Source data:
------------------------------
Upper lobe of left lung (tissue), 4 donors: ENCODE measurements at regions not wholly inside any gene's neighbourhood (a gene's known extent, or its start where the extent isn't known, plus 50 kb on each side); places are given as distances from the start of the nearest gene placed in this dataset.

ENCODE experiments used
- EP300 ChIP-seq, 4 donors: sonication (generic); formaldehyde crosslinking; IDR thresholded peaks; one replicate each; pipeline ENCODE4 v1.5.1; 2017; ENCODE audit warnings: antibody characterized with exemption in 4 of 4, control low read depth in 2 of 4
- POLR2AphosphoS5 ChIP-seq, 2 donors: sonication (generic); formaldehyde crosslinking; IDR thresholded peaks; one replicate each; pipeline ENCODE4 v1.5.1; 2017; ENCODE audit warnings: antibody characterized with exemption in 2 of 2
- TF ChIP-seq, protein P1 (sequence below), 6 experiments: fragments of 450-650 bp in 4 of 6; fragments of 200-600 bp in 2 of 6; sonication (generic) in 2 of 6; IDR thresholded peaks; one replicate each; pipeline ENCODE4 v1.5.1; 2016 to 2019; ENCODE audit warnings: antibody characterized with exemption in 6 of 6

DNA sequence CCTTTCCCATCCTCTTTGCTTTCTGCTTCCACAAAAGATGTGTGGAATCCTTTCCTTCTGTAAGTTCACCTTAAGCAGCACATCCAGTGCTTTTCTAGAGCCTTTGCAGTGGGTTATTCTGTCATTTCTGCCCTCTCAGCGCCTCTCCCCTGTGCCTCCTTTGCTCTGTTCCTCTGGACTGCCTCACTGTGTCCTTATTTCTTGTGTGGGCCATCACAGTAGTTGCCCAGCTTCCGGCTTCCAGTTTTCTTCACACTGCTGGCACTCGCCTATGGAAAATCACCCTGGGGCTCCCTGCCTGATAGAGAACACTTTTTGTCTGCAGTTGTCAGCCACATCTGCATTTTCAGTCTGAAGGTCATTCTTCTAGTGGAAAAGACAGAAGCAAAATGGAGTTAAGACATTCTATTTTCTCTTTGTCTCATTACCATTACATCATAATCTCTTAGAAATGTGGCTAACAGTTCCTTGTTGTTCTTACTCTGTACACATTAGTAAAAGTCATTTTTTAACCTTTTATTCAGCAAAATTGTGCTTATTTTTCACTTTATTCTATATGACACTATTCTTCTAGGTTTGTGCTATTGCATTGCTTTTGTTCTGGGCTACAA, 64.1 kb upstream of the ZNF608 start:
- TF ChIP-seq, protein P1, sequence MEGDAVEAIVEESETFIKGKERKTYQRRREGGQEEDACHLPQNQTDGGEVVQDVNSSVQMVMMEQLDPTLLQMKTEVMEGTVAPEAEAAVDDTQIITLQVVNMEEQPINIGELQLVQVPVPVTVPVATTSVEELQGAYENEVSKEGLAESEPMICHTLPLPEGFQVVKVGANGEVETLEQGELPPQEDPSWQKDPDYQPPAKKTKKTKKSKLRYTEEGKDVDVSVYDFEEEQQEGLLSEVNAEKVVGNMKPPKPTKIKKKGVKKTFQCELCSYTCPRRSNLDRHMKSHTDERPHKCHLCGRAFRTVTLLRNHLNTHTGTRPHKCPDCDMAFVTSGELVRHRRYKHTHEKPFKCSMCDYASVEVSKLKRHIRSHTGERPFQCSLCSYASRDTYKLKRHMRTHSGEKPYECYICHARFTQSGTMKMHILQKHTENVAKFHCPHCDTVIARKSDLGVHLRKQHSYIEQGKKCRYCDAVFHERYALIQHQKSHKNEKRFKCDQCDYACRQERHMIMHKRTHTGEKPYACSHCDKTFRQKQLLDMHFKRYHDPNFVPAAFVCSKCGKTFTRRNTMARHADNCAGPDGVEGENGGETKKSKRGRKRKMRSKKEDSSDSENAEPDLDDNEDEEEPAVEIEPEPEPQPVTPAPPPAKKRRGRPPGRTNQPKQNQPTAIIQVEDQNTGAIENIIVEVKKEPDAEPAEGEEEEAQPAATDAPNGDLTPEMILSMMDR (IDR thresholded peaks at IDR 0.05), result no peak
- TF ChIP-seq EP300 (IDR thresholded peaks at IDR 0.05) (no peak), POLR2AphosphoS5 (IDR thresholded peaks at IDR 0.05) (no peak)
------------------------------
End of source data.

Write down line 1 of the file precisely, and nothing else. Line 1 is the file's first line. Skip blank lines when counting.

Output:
Upper lobe of left lung (tissue), 4 donors: ENCODE measurements at regions not wholly inside any gene's neighbourhood (a gene's known extent, or its start where the extent isn't known, plus 50 kb on each side); places are given as distances from the start of the nearest gene placed in this dataset.